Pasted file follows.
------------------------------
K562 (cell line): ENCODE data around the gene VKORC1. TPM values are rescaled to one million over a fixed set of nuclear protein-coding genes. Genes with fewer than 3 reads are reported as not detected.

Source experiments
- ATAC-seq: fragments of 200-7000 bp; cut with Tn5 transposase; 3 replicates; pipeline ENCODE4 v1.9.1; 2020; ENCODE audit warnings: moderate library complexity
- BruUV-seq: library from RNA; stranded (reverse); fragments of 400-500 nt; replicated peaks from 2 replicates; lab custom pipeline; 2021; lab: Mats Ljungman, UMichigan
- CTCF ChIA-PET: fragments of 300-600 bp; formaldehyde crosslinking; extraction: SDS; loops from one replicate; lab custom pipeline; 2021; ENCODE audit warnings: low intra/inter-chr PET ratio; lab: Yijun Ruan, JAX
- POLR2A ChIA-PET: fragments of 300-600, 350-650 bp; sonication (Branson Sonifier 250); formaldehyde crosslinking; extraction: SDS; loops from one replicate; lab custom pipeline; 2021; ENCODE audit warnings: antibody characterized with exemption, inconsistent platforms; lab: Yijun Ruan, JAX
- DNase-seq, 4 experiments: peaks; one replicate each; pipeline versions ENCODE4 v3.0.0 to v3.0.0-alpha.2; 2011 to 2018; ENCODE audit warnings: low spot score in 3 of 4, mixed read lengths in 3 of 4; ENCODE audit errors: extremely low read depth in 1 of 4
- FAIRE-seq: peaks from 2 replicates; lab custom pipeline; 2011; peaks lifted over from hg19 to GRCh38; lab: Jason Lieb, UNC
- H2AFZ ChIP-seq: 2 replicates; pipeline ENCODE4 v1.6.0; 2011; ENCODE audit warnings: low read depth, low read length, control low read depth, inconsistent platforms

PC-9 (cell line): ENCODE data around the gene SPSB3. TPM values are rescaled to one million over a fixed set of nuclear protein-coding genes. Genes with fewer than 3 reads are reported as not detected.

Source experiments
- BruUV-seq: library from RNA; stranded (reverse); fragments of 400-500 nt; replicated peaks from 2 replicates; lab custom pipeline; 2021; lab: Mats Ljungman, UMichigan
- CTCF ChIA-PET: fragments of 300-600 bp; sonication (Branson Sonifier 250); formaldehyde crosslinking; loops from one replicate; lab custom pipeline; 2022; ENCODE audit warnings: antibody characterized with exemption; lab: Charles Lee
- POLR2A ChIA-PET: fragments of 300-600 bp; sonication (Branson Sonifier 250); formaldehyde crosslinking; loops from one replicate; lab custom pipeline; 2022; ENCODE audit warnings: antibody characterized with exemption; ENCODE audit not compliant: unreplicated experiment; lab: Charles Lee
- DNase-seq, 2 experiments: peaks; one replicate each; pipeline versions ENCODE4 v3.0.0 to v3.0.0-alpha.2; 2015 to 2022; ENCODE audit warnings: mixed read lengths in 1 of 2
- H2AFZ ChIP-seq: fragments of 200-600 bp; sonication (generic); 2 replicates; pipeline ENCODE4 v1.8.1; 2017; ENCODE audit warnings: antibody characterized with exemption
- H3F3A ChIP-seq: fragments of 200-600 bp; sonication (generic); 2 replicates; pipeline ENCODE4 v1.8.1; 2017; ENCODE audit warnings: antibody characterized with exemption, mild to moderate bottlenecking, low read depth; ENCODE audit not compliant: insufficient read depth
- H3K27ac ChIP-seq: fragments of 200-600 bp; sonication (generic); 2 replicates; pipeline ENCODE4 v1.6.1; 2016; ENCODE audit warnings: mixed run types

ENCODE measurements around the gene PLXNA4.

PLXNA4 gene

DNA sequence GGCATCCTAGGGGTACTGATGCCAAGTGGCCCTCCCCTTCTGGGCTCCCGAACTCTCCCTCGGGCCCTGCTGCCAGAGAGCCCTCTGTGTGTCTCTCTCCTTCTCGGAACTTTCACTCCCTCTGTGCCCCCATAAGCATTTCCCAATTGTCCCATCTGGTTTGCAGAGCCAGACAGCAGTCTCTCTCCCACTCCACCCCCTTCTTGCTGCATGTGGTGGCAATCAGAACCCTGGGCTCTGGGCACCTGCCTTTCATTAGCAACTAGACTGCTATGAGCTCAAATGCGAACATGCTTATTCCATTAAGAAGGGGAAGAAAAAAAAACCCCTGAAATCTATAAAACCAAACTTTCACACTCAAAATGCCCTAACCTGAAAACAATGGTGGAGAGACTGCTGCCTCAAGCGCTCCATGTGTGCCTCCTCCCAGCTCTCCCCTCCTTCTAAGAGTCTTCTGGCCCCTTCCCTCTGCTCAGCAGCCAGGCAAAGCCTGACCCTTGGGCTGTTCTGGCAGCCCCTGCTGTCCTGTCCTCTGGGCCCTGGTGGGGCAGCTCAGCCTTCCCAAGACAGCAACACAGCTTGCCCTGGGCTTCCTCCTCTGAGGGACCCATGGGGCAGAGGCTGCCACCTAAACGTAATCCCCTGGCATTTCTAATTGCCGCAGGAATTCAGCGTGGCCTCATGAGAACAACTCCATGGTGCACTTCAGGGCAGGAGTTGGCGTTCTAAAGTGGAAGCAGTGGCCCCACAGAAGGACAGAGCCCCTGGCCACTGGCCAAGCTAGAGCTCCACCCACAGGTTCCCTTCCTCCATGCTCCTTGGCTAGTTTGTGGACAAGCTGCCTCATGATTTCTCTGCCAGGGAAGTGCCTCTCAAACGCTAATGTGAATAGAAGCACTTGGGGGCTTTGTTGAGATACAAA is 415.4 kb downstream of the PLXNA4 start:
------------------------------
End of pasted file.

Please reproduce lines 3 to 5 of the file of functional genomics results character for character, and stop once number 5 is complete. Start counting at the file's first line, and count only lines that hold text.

- ATAC-seq: fragments of 200-7000 bp; cut with Tn5 transposase; 3 replicates; pipeline ENCODE4 v1.9.1; 2020; ENCODE audit warnings: moderate library complexity
- BruUV-seq: library from RNA; stranded (reverse); fragments of 400-500 nt; replicated peaks from 2 replicates; lab custom pipeline; 2021; lab: Mats Ljungman, UMichigan
- CTCF ChIA-PET: fragments of 300-600 bp; formaldehyde crosslinking; extraction: SDS; loops from one replicate; lab custom pipeline; 2021; ENCODE audit warnings: low intra/inter-chr PET ratio; lab: Yijun Ruan, JAX